Studies on platelet reactivity (PR) testing commonly test PR only after percutaneous coronary intervention (PCI) has been performed. There are few data on pre- and post-PCI testing. Data on simultaneous testing of aspirin and adenosine diphosphate antagonist response are conflicting. We investigated the prognostic value of combined serial assessments of high on-aspirin PR (HASPR) and high on-adenosine diphosphate receptor antagonist PR (HADPR) in patients with acute coronary syndrome (ACS). HASPR and HADPR were assessed in 928 ACS patients before (initial test) and 24 hours after (final test) coronary angiography, with or without revascularization. Patients with HASPR on the initial test, compared with those without, had significantly higher intraprocedural thrombotic events (IPTE) (8.6 vs. 1.2%, p ≤ 0.001) and higher 30-day major adverse cardiovascular and cerebrovascular events (MACCE; 5.2 vs. 2.3%, p = 0.05), but not 12-month MACCE (13.0 vs. 15.1%, p = 0.50). Patients with initial HADPR, compared with those without, had significantly higher IPTE (4.4 vs. 0.9%, p = 0.004), but not 30-day (3.5 vs. 2.3%, p = 0.32) or 12-month MACCE (14.0 vs. 12.5%, p = 0.54). The c-statistic of the Global Registry of Acute Coronary Events (GRACE) score alone, GRACE score + ASPR test and GRACE score + ADPR test for discriminating 30-day MACCE was 0.649, 0.803 and 0.757, respectively. Final ADPR was associated with 30-day MACCE among patients with intermediate-to-high GRACE score (adjusted odds ratio [OR]: 4.50, 95% confidence interval [CI]: 1.14-17.66), but not low GRACE score (adjusted OR: 1.19, 95% CI: 0.13-10.79). In conclusion, both HASPR and HADPR predict ischaemic events in ACS. This predictive utility is time-dependent and risk-dependent.
    Matched MeSH terms: Middle Aged
  13. bte Abdul Rashid NH, Yunus MR, bte Baki MM, bte Ami M, Athar PP
    J Pak Med Assoc, 2012 May;62(5):466-9.
    PMID: 22755311
    To determine the frequency of stomal recurrence in patients following total laryngectomy in our center and to compare the frequency of previously reported risk factors such as preoperative tracheostomy, subglottic invasion and the level of lymph node metastases, with the rest of the world.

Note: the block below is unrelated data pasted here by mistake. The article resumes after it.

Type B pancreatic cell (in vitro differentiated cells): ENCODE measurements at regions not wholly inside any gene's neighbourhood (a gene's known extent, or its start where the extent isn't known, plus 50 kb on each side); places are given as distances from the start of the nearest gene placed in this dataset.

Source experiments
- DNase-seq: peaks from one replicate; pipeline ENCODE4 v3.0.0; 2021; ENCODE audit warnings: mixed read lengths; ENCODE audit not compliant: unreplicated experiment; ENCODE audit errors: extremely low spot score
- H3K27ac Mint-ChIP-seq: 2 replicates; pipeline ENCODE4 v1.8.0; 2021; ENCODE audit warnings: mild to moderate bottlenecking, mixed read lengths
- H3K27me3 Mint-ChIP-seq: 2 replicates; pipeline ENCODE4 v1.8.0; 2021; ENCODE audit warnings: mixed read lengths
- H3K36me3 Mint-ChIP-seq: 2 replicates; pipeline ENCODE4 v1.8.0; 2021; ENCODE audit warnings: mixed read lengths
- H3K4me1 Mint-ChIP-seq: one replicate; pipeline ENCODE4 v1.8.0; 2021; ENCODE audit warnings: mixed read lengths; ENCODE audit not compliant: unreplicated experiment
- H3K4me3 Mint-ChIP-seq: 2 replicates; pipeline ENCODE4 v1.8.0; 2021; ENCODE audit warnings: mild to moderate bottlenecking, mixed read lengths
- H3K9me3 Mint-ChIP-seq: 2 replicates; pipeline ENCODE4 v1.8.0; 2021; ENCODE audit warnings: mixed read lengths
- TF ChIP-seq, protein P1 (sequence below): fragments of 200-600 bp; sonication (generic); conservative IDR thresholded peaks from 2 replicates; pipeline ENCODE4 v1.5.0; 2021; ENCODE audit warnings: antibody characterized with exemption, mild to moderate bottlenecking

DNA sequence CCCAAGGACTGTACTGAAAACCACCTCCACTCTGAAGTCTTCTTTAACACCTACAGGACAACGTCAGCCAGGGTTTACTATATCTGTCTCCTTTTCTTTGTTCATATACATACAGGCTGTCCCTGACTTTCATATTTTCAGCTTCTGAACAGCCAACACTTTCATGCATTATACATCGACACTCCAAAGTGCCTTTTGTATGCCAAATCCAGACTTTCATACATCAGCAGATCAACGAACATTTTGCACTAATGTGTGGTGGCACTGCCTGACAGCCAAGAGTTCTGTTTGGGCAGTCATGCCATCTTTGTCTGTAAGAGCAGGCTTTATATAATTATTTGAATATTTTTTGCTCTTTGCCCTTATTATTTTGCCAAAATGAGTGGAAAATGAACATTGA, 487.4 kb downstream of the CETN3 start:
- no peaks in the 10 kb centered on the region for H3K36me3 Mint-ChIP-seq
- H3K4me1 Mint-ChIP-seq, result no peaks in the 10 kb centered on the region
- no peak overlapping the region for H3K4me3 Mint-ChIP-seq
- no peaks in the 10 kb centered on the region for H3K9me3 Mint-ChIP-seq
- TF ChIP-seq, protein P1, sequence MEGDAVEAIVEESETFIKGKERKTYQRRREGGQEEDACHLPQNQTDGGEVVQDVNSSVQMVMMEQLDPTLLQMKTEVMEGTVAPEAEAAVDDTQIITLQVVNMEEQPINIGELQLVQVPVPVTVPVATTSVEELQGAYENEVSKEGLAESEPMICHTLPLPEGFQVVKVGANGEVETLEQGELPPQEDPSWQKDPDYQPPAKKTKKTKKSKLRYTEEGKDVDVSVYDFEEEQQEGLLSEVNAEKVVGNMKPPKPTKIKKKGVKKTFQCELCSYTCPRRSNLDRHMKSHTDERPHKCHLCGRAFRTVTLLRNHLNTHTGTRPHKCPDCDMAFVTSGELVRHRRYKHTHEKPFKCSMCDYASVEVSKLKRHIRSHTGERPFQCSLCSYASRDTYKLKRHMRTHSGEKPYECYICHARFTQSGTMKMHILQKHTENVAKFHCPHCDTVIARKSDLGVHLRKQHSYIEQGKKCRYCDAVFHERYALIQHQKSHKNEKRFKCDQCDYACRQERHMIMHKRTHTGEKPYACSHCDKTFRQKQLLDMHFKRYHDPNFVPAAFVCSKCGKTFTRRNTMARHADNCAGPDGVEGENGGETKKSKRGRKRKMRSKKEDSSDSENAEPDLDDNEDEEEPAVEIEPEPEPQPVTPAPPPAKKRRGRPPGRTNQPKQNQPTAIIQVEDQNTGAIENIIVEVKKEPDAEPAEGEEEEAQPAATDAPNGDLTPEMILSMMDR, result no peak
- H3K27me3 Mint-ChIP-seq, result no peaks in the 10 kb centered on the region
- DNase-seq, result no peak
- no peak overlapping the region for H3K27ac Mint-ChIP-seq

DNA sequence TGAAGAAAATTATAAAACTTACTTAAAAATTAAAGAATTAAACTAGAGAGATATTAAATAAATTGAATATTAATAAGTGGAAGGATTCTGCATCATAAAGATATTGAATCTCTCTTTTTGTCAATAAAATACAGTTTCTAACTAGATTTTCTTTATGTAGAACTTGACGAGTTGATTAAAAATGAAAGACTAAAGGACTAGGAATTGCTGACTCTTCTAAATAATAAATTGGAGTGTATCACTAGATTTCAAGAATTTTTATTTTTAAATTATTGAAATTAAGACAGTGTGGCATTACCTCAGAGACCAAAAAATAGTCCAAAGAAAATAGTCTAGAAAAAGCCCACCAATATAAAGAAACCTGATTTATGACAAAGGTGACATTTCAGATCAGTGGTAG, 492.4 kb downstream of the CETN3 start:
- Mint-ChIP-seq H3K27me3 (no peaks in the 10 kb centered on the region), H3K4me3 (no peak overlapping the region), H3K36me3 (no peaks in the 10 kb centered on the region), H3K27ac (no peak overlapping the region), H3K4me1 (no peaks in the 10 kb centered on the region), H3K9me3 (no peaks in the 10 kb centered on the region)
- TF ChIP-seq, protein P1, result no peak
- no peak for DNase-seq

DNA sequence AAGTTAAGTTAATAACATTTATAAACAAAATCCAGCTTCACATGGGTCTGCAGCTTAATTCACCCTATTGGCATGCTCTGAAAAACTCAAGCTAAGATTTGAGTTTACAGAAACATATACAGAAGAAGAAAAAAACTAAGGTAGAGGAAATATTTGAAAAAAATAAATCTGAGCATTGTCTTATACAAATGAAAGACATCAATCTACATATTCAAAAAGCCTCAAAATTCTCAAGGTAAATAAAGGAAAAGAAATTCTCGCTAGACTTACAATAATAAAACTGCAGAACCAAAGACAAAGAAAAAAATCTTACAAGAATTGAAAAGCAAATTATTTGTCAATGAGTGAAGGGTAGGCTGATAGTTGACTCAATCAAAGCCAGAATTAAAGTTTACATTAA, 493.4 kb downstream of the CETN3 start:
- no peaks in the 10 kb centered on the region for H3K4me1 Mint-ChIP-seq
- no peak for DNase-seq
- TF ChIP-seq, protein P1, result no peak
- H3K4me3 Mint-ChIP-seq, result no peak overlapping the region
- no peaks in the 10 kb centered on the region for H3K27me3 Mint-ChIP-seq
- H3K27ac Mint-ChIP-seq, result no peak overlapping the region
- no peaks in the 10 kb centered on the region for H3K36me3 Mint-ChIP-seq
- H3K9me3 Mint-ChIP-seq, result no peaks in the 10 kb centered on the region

Matched MeSH terms: Middle Aged
  14. bin Sabir Husin Athar PP, bte Ahmad Norhan N, bin Saim L, bin Md Rose I, bte Ramli R
    Ann Acad Med Singap, 2008 Sep;37(9):788-3.
    PMID: 18989497
    INTRODUCTION: Metastatic adenocarcinoma from the gastrointestinal tract to the sinonasal tract is rare. The histological morphology of this lesion is indistinguishable from the colonic variant of primary sinus adenocarcinoma or intestinal-type adenocarcinoma (ITAC).

    CLINICAL PICTURE: This is a report of a case of metastatic adenocarcinoma of colorectal origin to the paranasal sinuses in a 52-year-old female who was previously treated for adenocarcinoma of the sigmoid colon. A histologic study of the surgical specimen from the sinonasal cavity demonstrated a tumour identical to the patient's prior primary tumour of the colon. The sinonasal neoplastic tissue showed marked positivity for carcinoembryonic antigen and expressed cytokeratin 20, which differentiates metastatic colonic adenocarcinoma from ITAC.

    TREATMENT/OUTCOME: The patient received palliative radiation but died 3 months after the diagnosis.

    CONCLUSION: Distinguishing metastatic adenocarcinoma from gastrointestinal tract from ITAC can be difficult. In view of the resemblance, immunohistochemical staining can help in differentiating them. It is important to recognise these as metastatic lesions as the treatment is mainly palliative.

    Matched MeSH terms: Middle Aged
  15. Zyroul R, Hossain MG, Azura M, Abbas AA, Kamarul T
    Knee, 2014 Mar;21(2):557-62.
    PMID: 23473894 DOI: 10.1016/j.knee.2012.12.013
    BACKGROUND: Knee laxity measurements have been shown to be associated with some medical conditions such as chronic joint pain and collagen tissue diseases. The aim of this study was to determine the effects of demographic factors and anthropometric measures on knee laxity.
    MATERIALS AND METHODS: Data were collected from 521 visitors, staffs and students from the University Malaya Medical Centre and University of Malaya between December 2009 and May 2010. Knee laxity was measured using a KT-1000 arthrometer. Multiple regression analysis was used to find the association of knee laxity with age and anthropometric measures.
    RESULTS: Using ANOVA, knee laxity did not show significant differences among ethnic groups for both genders. The average knee laxity in men was 3.47 mm (right) and 3.49 mm (left); while in women were 3.90 mm (right) and 3.67 mm (left). Knee laxity in women was significantly higher (right knee p<0.01 and left knee p<0.05) than men. Right knee laxity of men was negatively associated with height (p<0.05) and BMI (p<0.05); also a negative association was observed between left knee laxity and BMI (p<0.05). Overweight and obese men had less knee laxity than normal weight and underweight individuals. Elderly men and women (age 55 and above) had lower knee laxity (p<0.01) than young adults (ages 21-39).